Do clotting factors tpa and pai-1 lead to degenerative osteoarthritis in the same way that lupus anticoagulant and prothrombin might? Is one of these pathways particularly detrimental during formation of osteoarthritis or avascular necrosis (if these factors are inhibited or modified in some way)?
First of all we should distinguish between the physiological clotting factors that are parts of the normal clotting pathways, and those that might affect clotting pathways but are not observed under healthy conditions.
TPA (tissue plasminogen activation), PAI-1 (plasminogen activator inhibitor) and prothrombin are normal clotting factors that are essential for blood clotting. Any deficiency (congenital or acquired) might cause certain pathologic conditions, including the osteoarthritis and avascular bone necrosis.
Lupus anticoagulant, however, is an antibody against cell membrane that is common for Lupus. This antibody can intervene into the process of clotting and increase the prothrombine time (the common lab method to test blood clotting properties), hence the name "anticoagulant". But this effect is just a sort of "side-effect" of this antibody, that leads to certain symptoms in case of auto-immune attack against different target organs.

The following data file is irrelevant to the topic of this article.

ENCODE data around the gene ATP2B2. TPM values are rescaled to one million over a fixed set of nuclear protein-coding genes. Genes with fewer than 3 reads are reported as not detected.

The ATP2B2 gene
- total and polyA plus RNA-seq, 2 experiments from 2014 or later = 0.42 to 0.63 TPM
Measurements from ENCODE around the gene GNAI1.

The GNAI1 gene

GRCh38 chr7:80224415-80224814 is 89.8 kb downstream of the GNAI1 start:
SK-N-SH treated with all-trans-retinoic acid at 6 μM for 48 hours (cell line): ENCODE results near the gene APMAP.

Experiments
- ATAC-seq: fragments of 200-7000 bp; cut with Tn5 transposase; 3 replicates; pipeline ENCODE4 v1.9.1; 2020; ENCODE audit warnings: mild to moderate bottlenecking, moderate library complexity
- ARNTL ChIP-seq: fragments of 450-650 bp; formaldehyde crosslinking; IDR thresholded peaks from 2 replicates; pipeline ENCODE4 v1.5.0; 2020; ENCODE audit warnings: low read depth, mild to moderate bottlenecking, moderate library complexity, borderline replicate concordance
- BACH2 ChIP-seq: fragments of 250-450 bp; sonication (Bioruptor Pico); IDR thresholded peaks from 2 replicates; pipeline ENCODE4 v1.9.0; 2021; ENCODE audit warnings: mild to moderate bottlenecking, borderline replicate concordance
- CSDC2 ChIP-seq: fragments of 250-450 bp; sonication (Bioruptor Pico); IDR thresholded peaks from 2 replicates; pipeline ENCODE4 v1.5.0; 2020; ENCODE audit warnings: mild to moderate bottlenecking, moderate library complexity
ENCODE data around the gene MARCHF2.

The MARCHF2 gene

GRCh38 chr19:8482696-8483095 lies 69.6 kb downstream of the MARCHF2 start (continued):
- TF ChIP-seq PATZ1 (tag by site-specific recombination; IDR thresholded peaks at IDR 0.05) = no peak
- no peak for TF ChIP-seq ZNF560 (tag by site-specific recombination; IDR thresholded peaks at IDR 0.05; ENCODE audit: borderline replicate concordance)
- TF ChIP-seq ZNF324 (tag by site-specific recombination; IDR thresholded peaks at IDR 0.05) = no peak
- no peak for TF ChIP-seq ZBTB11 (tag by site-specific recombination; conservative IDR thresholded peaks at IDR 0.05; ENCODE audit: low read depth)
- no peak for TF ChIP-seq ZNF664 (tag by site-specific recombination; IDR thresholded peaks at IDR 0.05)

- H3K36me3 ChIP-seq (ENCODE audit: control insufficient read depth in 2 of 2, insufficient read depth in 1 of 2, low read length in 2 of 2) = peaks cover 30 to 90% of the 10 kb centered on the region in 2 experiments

So, after this introduction I can rephrase your first question as: "Does the deficiency of clotting factors TPA and PAI-1 lead to degenerative arthritis in the same way that lupus anticoagulant and prothrombin deficiency might?"
The part of the answer is already in this question: yes, the deficiency of these factors might and under certain conditions, leads to the development of osteoarhritis and avascular necrosis.
I must confess, I found no evidence whether the underlying mechanism is different or not. Papers just prove that these factors are discovered in the affected joins, and see the correlation in mice models between the factors and the articifially induced arthritis. But I found no study which would try to address the mechanisms of these actions or to show, whether these are different.